Spike Lee, Danny Glover, Harry Belafonte… This isn’t the first time that the Montreal International Black Film Festival (FIFBM) has honored black film artists at cinema. But this year, in its 17th year, the International Federation of Fine Arts will pay special attention to artists from the Francophonie.
In addition to the honor given by Omar Sy, winner of the Cesar Award for Best Actor in 2012 for forbiddenThe prize will also be awarded to Haitian-Canadian visual artist and film director, Martine Chartrand (dark spiritAnd Macpherson) as well as the activist and actress in Guadeloupe, Fermin Richard (8 WomenAnd first star).
The winner and two winners will meet with FIFA President and Founder, Fabian Colas, to discuss privately their career development, their rise to success, and the importance of diversity in front of and behind the camera.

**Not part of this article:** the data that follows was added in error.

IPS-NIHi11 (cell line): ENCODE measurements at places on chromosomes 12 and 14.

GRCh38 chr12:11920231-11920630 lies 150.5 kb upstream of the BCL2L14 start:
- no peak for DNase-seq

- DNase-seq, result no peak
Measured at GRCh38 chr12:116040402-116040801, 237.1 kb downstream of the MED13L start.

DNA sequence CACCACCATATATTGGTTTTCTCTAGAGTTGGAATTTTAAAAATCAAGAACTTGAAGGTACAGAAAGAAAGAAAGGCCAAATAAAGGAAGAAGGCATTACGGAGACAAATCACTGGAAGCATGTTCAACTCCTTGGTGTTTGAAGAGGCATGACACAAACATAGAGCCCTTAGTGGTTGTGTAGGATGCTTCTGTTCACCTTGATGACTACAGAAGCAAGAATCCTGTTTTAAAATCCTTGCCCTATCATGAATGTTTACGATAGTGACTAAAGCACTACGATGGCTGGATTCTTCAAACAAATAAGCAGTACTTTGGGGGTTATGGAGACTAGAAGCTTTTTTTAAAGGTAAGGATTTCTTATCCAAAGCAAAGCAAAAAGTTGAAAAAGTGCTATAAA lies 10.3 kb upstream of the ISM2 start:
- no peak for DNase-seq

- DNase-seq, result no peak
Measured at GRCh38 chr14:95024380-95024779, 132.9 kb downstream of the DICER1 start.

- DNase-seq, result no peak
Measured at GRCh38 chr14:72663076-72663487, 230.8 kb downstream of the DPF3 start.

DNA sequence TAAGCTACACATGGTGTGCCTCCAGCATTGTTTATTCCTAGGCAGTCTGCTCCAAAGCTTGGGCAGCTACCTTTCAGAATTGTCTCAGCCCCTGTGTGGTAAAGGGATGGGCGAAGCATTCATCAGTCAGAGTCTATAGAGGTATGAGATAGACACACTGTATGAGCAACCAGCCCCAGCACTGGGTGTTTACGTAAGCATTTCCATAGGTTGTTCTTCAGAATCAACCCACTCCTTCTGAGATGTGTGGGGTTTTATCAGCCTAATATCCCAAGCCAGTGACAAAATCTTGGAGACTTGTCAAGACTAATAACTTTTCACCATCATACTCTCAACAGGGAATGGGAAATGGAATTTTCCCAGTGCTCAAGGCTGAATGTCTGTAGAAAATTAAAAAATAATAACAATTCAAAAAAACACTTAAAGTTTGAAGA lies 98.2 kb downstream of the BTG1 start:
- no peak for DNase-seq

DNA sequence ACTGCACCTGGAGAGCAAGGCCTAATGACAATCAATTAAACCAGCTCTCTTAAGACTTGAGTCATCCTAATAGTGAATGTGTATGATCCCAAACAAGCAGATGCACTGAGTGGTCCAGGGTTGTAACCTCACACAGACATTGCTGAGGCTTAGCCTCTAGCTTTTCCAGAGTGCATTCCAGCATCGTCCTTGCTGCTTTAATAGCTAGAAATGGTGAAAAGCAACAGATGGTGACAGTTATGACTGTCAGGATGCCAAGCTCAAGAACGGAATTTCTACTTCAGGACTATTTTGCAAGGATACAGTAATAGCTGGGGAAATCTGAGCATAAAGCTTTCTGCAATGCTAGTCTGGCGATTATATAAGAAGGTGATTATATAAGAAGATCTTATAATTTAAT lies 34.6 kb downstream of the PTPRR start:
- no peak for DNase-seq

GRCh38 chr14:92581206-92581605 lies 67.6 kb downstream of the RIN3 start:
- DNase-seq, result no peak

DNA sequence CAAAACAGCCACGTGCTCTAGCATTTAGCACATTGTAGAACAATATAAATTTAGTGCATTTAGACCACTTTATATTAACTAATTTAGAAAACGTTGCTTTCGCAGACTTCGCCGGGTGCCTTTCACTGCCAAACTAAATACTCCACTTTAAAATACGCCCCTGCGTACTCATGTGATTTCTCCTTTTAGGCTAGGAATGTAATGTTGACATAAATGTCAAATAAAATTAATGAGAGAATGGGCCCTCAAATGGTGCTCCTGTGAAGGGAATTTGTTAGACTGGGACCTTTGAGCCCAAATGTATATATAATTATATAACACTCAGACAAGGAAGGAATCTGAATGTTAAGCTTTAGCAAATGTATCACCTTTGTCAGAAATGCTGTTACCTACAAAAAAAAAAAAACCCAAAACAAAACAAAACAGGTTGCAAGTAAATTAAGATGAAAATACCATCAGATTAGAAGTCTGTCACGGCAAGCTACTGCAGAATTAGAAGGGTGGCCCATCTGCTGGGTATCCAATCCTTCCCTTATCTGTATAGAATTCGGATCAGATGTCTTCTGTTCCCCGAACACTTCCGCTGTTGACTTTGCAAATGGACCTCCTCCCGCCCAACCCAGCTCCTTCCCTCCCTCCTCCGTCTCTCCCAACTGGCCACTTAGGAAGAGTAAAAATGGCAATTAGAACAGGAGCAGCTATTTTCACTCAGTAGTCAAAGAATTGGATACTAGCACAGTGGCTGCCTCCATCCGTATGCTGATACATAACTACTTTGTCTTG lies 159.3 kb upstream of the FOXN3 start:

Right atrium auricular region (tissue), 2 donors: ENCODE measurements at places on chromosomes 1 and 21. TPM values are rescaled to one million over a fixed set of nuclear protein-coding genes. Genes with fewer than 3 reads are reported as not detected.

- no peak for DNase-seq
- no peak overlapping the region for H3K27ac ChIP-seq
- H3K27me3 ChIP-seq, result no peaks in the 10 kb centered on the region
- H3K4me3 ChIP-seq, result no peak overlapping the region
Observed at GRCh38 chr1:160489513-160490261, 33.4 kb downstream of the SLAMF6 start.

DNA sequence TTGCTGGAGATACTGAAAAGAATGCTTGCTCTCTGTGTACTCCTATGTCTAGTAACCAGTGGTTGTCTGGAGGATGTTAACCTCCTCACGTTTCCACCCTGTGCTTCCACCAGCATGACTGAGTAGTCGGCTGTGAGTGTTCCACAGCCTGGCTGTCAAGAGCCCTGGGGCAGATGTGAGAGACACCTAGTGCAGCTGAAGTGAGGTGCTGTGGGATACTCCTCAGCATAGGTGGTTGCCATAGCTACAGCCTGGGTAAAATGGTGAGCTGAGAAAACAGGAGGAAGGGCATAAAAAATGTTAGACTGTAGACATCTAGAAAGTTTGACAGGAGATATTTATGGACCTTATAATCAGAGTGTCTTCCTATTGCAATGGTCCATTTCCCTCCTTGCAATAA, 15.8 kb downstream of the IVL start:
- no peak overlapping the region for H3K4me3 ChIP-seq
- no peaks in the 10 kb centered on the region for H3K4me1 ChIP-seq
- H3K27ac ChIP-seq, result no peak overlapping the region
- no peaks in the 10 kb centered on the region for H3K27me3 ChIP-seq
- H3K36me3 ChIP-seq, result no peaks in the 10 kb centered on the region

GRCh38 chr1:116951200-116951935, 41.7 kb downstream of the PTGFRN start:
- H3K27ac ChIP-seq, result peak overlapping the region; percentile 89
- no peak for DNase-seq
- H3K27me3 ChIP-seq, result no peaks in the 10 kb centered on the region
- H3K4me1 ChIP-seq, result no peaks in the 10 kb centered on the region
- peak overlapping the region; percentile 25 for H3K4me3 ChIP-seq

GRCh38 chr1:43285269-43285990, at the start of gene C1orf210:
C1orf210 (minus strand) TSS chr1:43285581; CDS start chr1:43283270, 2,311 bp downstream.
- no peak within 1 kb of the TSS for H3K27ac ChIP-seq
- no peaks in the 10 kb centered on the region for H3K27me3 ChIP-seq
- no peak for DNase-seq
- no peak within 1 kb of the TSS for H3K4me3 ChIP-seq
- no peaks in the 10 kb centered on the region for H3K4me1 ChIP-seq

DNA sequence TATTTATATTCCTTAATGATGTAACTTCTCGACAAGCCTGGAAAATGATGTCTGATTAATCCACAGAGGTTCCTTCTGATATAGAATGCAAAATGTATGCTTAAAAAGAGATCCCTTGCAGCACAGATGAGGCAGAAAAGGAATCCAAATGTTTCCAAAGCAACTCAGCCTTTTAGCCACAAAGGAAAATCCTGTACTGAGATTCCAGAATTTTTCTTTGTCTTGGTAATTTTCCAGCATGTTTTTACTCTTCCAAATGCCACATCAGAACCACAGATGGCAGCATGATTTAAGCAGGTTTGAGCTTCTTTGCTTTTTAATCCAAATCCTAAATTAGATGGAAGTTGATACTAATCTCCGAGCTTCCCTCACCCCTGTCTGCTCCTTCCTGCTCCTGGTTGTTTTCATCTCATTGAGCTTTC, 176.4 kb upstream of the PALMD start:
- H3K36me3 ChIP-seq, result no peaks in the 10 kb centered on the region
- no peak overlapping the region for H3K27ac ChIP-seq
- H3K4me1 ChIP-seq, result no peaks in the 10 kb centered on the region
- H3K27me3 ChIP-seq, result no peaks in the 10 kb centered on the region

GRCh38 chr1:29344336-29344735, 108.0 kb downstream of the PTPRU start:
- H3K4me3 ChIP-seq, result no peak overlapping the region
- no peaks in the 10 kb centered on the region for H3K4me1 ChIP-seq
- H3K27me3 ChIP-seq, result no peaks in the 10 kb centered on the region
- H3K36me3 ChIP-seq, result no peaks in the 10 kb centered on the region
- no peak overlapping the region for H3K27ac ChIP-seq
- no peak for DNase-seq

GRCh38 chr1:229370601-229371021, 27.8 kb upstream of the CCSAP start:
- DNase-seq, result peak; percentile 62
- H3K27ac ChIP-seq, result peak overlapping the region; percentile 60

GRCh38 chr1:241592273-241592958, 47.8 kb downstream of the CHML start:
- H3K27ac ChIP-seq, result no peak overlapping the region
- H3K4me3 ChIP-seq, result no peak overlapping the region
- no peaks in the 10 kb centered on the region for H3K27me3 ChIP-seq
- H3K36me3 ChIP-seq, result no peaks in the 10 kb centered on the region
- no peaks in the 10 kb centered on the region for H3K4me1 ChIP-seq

This year, more than 134 films from 30 countries will be shown online or on screens at Cinéma Impérial, Cinéma Beaubien, Cinéma du Parc and Cinémathèque Québécoise.
Raised fist 1968
Fabian Colas, founder of FIFBM (and countless other festivals, including the Festival Nuits d’Afrique), among others, recommends the documentary. with outstretched arms (fists raised)And Which will be shown at the opening of the festival at Imperial Cinemas on September 22 at 7 pm.
It tells the story of Tommy Smith, an American athlete who raised his fist during the medal ceremony at the 1968 Olympic Games in Mexico City.
This emblematic civil rights gesture for African Americans was echoed decades later, most notably by former San Francisco 49ers quarterback Colin Kaepernick, who made a similar gesture in 2016. The latter speaks in the film alongside other characters such as the gold medalist In American football, Megan Rapinoe and the late John Lewis, a member of the US House of Representatives.
“Total creator. Evil zombie fan. Food evangelist. Alcohol practitioner. Web aficionado. Passionate beer advocate.”